New Year, new data. Climate change continues to affect the mitten state. Here are four places you should keep watching for it.
1. The coldest Great Lake is warming up
Lake Superior is heating up at an average of two degrees Fahrenheit per decade, making it one of the fastest warming lakes in the world. It's part of a trend: lakes in colder places are warming faster.
Jay Austin is a professor at the University of Minnesota-Duluth's Large Lakes Observatory, and he sent us an up-to-date time series of summer surface temperatures on the lake. 2017 and 2018 were fairly "normal" years, but Austin said 2019 could be another warm summer.
"Right now, we are on track for an abnormally warm winter, which will mean lower ice coverage in winter 2019 and likely a warmer summer 2019," he told us in an e-mail.
Warmer water impacts almost everything that happens in Lake Superior.
"Temperature and ice cover are major drivers of not just ecosystems, but have real cultural, recreational, and commercial impacts as well," Austin said. "My major concern is that a warmer Lake Superior is going to be more hospitable to invasive species."
Scientists also believe recent unprecedented cyanobacterial blooms on the lake are tied in part to warmer temperatures.
2. Spreading Lyme disease risk
Black-legged ticks, the kind that carry Lyme disease, weren't recorded in the Lower Peninsula until the early 2000s. Scientists theorize that mass deforestation in Michigan in the late 1800s removed the ticks' habitat, and they were only able to re-emerge after the return of the forests. They've been spreading ever since.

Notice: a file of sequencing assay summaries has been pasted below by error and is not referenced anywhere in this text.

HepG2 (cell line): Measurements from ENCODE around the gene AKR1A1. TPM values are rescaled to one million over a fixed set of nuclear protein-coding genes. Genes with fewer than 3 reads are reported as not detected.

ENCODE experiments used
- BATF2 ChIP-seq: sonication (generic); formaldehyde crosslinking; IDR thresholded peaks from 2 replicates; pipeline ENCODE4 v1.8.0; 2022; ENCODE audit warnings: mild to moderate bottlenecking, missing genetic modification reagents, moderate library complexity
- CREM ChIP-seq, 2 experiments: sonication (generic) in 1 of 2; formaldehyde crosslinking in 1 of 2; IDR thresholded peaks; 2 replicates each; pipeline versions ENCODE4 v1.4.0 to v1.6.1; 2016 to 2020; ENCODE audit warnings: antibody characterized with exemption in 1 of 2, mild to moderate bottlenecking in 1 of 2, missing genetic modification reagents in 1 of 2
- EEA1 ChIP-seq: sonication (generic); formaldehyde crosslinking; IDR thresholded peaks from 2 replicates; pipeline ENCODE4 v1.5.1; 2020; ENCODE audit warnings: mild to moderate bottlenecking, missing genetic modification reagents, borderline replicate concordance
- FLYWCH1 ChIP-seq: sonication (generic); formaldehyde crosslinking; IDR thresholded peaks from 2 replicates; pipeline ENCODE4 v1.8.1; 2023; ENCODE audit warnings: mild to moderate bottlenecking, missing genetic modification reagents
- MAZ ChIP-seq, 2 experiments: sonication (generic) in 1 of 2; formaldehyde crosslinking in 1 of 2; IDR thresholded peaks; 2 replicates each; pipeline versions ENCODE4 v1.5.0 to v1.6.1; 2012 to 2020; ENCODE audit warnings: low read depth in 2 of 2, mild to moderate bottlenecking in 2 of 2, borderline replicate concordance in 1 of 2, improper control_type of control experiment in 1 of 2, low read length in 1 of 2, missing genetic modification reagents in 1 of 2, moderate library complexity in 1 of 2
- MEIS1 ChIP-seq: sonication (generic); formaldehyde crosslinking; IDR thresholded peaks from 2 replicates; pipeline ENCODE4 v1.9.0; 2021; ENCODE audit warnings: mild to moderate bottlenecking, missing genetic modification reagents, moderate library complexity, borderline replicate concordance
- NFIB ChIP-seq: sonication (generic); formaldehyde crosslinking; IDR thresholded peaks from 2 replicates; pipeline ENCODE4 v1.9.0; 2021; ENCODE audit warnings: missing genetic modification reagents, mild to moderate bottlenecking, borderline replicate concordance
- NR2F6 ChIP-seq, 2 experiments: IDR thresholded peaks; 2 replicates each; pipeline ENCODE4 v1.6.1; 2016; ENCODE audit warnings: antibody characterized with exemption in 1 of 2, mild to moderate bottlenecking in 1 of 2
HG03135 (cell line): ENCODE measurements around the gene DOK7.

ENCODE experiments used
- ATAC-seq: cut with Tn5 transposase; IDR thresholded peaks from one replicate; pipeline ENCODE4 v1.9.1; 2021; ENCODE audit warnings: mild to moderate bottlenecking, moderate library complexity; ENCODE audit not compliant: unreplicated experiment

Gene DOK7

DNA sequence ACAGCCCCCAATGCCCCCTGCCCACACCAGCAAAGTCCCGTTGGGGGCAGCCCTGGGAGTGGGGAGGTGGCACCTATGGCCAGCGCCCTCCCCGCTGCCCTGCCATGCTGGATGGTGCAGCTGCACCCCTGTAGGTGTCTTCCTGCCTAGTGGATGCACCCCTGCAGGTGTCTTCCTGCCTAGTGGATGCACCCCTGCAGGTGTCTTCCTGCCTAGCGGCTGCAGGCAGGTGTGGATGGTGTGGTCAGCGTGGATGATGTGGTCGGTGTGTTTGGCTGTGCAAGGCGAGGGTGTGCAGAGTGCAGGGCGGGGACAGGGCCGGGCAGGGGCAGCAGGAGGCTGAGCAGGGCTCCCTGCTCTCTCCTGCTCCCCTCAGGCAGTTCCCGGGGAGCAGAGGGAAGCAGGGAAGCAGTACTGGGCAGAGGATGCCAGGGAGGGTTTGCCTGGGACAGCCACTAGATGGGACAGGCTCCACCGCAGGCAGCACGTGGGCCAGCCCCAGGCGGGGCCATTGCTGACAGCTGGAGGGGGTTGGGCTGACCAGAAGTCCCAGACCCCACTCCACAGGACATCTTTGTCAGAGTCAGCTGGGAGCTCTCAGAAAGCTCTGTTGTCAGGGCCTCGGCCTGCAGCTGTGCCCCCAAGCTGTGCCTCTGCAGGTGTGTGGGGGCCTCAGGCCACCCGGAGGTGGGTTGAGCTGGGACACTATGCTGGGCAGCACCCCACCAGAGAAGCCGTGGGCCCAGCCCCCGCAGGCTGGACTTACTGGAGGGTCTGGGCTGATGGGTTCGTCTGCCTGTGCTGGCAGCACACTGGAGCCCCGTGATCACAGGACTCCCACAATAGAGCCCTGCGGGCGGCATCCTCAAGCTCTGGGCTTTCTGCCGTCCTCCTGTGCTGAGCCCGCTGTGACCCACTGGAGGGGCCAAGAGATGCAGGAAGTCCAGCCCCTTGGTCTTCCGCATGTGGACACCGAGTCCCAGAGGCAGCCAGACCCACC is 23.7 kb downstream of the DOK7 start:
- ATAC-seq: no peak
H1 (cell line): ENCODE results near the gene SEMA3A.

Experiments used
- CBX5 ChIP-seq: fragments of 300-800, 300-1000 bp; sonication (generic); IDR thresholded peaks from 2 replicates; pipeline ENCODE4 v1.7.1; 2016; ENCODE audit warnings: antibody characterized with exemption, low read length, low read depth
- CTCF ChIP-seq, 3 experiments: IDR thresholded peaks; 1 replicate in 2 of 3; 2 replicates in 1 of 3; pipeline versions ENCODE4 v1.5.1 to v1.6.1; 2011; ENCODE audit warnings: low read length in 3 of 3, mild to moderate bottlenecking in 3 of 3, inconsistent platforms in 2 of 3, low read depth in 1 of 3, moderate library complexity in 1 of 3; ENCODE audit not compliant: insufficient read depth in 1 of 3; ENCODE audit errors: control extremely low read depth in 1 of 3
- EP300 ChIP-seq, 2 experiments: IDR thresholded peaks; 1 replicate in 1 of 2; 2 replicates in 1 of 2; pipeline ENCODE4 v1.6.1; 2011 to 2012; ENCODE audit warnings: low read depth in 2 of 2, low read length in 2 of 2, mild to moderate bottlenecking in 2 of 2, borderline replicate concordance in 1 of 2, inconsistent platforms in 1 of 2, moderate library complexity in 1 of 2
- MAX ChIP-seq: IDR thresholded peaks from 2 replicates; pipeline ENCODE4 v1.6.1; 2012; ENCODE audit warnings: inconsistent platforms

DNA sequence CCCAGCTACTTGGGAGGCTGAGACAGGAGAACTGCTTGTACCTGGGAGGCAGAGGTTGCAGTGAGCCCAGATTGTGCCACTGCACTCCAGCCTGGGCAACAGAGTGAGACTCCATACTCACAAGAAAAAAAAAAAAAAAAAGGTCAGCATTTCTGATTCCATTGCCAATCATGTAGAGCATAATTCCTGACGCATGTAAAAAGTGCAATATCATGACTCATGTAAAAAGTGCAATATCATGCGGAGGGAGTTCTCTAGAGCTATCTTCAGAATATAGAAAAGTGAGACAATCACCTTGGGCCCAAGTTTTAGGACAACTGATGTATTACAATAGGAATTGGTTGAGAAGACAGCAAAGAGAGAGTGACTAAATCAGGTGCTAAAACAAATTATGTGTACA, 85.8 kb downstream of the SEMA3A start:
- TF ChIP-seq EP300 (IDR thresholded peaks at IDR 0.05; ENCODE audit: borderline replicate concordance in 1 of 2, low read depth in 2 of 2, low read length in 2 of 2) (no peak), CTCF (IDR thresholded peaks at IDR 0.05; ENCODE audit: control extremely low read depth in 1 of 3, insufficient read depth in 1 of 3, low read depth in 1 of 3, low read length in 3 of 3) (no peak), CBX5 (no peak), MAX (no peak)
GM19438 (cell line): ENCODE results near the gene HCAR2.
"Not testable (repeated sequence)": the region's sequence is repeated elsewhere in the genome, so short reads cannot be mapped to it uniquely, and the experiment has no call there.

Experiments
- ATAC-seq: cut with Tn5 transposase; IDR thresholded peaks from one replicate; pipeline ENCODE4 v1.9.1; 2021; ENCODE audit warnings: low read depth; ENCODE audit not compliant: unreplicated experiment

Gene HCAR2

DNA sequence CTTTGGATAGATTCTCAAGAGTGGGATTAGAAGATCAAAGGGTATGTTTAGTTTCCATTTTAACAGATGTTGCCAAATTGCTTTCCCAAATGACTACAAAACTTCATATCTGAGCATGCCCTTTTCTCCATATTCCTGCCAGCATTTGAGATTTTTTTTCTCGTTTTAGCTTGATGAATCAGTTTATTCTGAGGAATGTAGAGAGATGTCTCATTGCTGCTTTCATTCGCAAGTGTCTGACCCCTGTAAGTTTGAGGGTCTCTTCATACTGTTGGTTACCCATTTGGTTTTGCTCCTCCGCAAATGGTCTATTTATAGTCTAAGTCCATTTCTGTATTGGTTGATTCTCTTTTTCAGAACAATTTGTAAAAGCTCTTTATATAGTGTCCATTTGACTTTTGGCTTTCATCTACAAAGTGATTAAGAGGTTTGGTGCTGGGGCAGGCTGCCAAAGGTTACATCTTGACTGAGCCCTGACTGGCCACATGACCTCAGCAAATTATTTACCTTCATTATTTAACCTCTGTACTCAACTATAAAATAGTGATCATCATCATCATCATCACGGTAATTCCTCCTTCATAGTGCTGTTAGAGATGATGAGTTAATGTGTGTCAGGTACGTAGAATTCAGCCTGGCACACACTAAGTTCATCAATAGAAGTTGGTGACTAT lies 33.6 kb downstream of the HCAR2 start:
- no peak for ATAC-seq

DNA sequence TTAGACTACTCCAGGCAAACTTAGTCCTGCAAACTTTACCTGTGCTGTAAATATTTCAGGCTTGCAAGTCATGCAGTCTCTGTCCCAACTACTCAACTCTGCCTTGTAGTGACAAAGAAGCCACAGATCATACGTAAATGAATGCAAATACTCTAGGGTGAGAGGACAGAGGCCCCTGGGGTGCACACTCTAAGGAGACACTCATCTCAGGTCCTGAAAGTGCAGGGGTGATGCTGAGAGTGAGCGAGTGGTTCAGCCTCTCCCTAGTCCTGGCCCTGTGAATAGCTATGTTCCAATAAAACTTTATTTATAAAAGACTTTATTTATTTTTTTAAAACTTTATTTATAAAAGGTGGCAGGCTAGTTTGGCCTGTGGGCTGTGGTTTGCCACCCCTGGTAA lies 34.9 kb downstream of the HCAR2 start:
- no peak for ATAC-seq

Climate change could provide an advantage for the ticks by making winters less harsh.
"One of the ways that ticks can die or fall off is in the winter, in the overwintering," says Erik Foster, Medical Entomologist with the Michigan Department of Health and Human Services. "We have the theory that, as climate change continues, it will just be more favorable for these ticks."
The most up-to-date information on Lyme disease risk in Michigan can be found here.
3. More intense rain and flooding
Jeff Andresen is Michigan's state climatologist and a professor at Michigan State University. He says increases in rain and flooding pose the greatest climate change-related threat to Michigan's economy.
"It's fairly clear that economically, our greatest single weather-related problem or challenge here in our part of the world [is] heavy rain events and flooding. That stands above everything else, and those types of events, unfortunately, are increasing over time."
4. Longer growing seasons
Andresen says that warming in Michigan has lengthened the growing season, weighted more toward an earlier spring.
"The last freezing temperatures of the spring season are becoming earlier, and the first freezing temperatures of the fall are getting a little bit later," he says. "Our frost-free growing season has increased in most parts of Michigan [by] about a week and a half, just in the last 40 years."
It's not certain a longer growing season will be a net positive for farmers; warmer temps could also increase the types and abundance of pests.
*Correction: An earlier version of this story had a mislabeled graph of annual average temperatures in the State of Michigan. The y-axis was labeled as temperatures in degrees Celsius. That was incorrect. The graph has been updated to reflect that the temperatures are given in degrees Fahrenheit.